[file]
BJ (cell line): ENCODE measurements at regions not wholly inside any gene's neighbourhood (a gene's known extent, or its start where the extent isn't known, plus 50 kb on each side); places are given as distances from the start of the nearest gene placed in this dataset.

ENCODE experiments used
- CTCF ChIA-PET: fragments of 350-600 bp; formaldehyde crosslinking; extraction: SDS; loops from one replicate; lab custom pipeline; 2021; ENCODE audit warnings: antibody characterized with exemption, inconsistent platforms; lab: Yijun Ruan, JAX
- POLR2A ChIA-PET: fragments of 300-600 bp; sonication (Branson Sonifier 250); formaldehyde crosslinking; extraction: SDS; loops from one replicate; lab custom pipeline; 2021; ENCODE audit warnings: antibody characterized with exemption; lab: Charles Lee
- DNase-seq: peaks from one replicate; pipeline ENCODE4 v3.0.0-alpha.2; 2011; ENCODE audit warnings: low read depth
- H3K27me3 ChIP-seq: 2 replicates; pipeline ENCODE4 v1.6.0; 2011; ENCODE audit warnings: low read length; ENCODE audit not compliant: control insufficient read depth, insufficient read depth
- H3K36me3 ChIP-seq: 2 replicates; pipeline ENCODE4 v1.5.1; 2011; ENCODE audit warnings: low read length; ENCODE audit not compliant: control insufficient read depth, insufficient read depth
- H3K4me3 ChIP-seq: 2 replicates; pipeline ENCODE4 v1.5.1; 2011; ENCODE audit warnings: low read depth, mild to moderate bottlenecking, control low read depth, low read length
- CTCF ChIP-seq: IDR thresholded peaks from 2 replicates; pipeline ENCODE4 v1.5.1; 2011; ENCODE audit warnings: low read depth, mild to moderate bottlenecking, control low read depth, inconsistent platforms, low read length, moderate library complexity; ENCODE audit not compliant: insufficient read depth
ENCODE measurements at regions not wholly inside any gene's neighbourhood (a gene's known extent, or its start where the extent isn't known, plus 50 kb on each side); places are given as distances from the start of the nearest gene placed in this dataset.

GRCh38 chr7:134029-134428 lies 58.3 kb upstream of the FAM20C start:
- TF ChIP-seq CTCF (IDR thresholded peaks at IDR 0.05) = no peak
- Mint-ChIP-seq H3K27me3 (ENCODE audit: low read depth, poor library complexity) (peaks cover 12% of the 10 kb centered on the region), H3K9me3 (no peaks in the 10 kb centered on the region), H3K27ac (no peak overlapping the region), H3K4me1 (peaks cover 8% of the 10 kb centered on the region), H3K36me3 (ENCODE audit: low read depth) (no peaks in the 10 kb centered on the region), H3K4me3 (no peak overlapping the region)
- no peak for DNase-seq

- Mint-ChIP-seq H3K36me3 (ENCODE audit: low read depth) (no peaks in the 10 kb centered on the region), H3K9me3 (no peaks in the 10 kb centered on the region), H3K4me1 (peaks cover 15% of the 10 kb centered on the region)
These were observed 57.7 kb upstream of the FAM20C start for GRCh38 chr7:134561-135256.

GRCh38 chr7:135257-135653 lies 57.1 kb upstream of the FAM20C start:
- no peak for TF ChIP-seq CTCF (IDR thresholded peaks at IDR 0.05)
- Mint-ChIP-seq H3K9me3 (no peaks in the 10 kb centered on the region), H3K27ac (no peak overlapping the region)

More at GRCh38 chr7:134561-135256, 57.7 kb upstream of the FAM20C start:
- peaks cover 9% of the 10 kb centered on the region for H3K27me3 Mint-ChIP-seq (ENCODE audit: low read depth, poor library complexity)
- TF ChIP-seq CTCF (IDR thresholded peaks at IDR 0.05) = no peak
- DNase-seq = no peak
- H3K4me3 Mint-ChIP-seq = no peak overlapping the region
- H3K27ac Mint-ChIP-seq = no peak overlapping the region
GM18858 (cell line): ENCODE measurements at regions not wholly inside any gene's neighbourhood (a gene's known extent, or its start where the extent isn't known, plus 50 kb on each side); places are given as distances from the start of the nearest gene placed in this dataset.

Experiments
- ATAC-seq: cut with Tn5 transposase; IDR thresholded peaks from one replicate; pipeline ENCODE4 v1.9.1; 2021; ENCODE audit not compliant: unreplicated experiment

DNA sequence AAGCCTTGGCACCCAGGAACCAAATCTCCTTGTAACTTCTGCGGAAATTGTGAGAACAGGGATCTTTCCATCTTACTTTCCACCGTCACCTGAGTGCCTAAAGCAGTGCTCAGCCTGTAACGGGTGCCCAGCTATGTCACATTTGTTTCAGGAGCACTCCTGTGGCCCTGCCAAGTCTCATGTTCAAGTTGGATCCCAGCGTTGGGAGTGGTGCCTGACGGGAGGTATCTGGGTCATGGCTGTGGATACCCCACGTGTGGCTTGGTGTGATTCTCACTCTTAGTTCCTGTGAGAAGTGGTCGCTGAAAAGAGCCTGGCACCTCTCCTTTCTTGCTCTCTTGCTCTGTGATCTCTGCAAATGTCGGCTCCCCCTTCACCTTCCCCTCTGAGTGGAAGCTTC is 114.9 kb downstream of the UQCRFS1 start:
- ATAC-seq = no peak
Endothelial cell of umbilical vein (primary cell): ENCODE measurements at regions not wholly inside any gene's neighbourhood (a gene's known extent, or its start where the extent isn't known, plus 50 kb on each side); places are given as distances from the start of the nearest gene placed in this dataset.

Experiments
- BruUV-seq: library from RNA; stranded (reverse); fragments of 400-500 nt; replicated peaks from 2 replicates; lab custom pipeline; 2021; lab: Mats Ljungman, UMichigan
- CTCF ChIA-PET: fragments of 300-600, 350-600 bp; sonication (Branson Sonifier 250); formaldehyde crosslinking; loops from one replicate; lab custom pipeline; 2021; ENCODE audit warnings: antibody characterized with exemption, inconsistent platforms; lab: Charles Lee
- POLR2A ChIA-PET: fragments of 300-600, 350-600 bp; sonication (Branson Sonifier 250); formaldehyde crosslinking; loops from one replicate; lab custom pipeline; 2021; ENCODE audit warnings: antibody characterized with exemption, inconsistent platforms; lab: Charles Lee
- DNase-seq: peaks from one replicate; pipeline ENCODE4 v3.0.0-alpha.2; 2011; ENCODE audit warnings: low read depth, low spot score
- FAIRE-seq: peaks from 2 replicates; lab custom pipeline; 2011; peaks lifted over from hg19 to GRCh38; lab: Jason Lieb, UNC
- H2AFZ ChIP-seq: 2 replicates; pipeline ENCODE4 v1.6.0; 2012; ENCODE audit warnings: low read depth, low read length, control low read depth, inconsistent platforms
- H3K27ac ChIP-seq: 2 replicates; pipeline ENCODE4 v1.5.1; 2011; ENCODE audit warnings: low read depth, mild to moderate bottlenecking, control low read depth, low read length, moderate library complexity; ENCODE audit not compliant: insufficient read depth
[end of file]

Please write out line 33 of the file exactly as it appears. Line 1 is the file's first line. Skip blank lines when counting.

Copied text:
- BruUV-seq: library from RNA; stranded (reverse); fragments of 400-500 nt; replicated peaks from 2 replicates; lab custom pipeline; 2021; lab: Mats Ljungman, UMichigan